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Trastuzumab- and Fab′ fragment-modified curcumin PEG-PLGA nanoparticles: preparation and evaluation in vitro and in vivo

Authors Duan D, Wang A, Ni L, Zhang L, Yan X, Jiang Y, Mu H, Wu Z, Sun K, Li Y

Received 11 October 2017

Accepted for publication 24 January 2018

Published 22 March 2018 Volume 2018:13 Pages 1831—1840


Checked for plagiarism Yes

Review by Single anonymous peer review

Peer reviewer comments 4

Editor who approved publication: Dr Linlin Sun

Dongyu Duan,1,* Aiping Wang,1,* Ling Ni,2 Liping Zhang,1 Xiuju Yan,1 Ying Jiang,1 Hongjie Mu,1 Zimei Wu,1 Kaoxiang Sun,1 Youxin Li1,2

1School of Pharmacy, Collaborative Innovation Center of Advanced Drug Delivery System and Biotech Drugs in Universities of Shandong, Key Laboratory of Molecular Pharmacology and Drug Evaluation (Yantai University), Ministry of Education, Yantai University, Yantai, People’s Republic of China; 2State Key Laboratory of Long Acting and Targeting Drug Delivery System, Shandong Luye Pharmaceutical Co., Ltd, Yantai, People’s Republic of China

*These authors contributed equally to this work

Introduction: Nanoparticles (NPs) modified with bio-ligands represent a promising strategy for active targeted drug delivery to tumour. However, many targeted ligands, such as trastuzumab (TMAB), have high molecular weight, limiting their application for targeting. In this study, we prepared Fab’ (antigen-binding fragments cut from TMAB)-modified NPs (Fab'-NPs) with curcumin (Cur) as a model drug for more effective targeting of human epidermal growth factor receptor 2 (HER2/ErbB2/Neu), which is overexpressed on breast cancer cells.
Material and methods: The release kinetics was conducted by dialysis bags. The ability to kill HER2-overexpressing BT-474 cells of Fab'-Cur-NPs compared with TMAB-Cur-NPs was conducted by cytotoxicity experiments. Qualitative and quantitative cell uptake studies using coumarin-6 (fluorescent probe)-loaded NPs were performed by fluorescence microscopy and flow cytometry. Pharmacokinetics and biodistribution experiments in vivo were assessed by liquid chromatography–tandem mass spectrometry (LC-MS/MS).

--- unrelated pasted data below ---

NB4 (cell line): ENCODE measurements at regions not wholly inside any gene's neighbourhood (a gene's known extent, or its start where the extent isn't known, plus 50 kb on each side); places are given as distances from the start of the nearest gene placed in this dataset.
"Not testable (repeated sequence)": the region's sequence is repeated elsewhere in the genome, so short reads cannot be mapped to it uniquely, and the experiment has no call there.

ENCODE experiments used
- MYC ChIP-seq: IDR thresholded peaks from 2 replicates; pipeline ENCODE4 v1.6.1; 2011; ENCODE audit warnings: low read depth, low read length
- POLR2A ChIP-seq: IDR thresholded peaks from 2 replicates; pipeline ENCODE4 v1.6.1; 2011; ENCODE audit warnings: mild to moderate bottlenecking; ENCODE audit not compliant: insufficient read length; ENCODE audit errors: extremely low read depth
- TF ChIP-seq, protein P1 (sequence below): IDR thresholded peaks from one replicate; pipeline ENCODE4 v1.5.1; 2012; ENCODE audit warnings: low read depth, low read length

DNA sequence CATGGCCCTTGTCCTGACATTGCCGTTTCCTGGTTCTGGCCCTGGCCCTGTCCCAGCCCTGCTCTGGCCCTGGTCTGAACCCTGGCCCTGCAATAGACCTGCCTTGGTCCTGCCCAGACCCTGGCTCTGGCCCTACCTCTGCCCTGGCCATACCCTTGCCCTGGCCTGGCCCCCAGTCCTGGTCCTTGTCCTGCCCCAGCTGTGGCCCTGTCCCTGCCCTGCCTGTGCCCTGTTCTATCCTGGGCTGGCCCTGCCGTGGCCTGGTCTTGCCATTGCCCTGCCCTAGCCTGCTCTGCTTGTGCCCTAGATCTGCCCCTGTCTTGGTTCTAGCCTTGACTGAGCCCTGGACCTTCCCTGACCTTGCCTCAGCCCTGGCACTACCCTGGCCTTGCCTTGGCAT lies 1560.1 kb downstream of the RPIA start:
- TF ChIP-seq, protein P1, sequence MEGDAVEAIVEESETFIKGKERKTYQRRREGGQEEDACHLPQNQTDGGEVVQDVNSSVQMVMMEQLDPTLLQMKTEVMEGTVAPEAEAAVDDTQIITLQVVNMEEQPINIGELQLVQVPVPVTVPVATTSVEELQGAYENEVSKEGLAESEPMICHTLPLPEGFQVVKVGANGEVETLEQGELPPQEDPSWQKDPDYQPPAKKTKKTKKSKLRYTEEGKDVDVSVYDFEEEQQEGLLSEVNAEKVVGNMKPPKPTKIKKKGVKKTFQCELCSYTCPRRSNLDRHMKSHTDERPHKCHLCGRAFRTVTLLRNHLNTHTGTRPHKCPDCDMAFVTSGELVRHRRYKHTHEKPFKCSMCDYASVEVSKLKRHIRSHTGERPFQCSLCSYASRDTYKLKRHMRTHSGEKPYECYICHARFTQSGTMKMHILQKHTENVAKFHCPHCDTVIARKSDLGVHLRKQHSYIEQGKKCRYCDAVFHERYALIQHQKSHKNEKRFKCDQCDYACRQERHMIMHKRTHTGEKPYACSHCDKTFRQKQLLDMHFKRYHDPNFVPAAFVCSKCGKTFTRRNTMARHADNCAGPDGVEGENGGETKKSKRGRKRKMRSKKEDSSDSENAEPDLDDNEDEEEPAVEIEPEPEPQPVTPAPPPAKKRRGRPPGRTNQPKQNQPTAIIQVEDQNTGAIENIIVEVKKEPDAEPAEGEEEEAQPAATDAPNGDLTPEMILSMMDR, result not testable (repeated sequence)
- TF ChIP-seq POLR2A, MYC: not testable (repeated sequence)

Results: The release kinetics showed that both Fab'-Cur-NPs and TMAB-Cur-NPs provided continuous, slow release of curcumin for 72 h, with no significant difference. In vitro cytotoxicity experiments showed that Fab'-Cur-NPs manifested prominent ability to kill HER2-overexpressing BT-474 cells compared with TMAB-Cur-NPs. Qualitative and quantitative cell uptake studies indicated that the accumulation of Fab'-NPs was greater than that of TMAB-NPs in BT-474 (HER2+) cells; However, there was no significant difference in MDA-MB-231 (HER2-) cells. Pharmacokinetics and biodistribution experiments in vivo demonstrated that the half-life (t1/2) and area under the blood concentration-time curve (AUC0-t) of Fab'-Cur-NPs increased 5.30-fold and 1.76-fold relative to those of TMAB-Cur-NPs, respectively. Furthermore, the tumor accumulation of Fab'-Cur-NPs was higher than that of TMAB-Cur-NPs.
Conclusion: Fab' fragment has greater capacity than the intact antibody to achieve tumor targeting through NP-based delivery.

Keywords: trastuzumab-modified curcumin nanoparticles, Fab'-modified curcumin nanoparticles, pharmacokinetics, biodistribution, tumour targeting, breast cancer

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